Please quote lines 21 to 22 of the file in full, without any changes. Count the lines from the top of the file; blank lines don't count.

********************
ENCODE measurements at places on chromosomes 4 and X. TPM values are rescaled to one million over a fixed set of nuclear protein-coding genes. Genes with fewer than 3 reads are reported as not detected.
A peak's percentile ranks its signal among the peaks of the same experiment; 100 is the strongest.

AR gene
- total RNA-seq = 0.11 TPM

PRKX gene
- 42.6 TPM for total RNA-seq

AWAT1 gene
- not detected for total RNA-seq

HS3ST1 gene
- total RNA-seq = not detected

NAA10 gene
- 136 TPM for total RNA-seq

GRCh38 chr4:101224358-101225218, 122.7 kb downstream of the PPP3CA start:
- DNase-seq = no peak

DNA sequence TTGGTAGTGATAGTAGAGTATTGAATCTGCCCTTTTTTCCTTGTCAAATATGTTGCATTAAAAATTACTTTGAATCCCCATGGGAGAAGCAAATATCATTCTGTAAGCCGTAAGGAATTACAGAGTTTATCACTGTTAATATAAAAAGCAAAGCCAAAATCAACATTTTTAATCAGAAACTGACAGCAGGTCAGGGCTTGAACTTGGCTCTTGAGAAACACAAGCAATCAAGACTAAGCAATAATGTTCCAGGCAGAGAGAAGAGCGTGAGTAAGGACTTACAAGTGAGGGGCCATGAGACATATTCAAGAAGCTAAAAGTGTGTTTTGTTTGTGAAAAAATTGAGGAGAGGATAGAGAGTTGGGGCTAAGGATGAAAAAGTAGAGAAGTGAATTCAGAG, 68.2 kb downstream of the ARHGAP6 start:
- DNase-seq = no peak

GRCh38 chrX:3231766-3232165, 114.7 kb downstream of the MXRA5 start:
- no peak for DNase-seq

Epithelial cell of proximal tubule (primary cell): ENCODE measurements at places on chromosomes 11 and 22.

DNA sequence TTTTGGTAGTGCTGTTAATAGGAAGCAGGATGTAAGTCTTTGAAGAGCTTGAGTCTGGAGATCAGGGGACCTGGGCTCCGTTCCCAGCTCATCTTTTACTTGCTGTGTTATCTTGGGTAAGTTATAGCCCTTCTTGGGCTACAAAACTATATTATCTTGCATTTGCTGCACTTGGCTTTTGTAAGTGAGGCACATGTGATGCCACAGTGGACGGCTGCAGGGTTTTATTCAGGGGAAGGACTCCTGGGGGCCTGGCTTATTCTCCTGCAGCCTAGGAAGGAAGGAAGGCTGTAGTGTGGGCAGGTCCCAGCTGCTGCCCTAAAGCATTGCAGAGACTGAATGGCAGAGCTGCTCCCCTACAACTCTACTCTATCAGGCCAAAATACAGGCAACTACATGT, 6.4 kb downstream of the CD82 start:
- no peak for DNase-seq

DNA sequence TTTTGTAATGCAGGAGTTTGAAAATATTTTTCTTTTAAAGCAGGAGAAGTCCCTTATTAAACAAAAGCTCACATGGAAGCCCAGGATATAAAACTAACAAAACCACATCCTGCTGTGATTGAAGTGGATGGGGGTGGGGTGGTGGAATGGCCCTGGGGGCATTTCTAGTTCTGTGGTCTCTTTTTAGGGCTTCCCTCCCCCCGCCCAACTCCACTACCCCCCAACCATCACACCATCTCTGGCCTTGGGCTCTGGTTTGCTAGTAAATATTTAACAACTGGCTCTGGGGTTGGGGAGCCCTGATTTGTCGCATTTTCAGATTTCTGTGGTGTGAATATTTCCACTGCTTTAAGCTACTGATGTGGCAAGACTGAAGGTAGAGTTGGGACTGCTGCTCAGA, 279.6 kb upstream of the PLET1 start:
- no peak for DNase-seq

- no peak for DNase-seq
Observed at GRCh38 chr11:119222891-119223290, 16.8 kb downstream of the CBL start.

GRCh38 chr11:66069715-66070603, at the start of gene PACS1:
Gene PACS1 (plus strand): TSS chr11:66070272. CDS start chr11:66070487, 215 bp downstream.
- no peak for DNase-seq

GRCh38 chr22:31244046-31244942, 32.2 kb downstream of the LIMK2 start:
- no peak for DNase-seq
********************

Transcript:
- no peak for DNase-seq

DNA sequence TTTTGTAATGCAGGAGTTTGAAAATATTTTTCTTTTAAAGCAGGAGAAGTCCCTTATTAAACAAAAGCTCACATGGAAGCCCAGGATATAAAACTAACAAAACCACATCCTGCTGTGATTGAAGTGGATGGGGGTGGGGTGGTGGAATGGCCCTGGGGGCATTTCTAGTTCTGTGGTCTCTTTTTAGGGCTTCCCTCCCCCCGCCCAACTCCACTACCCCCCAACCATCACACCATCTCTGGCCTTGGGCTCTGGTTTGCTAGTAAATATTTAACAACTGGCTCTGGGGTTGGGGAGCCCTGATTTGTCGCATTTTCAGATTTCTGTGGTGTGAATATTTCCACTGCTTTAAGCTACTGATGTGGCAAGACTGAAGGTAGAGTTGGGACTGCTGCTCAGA, 279.6 kb upstream of the PLET1 start: